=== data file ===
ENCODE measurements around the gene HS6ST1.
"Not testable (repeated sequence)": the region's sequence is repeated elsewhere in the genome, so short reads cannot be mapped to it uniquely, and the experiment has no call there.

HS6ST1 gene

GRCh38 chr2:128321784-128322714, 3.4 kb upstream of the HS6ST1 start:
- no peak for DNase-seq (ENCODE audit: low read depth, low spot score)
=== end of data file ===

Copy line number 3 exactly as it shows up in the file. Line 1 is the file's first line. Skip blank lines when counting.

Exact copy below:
HS6ST1 gene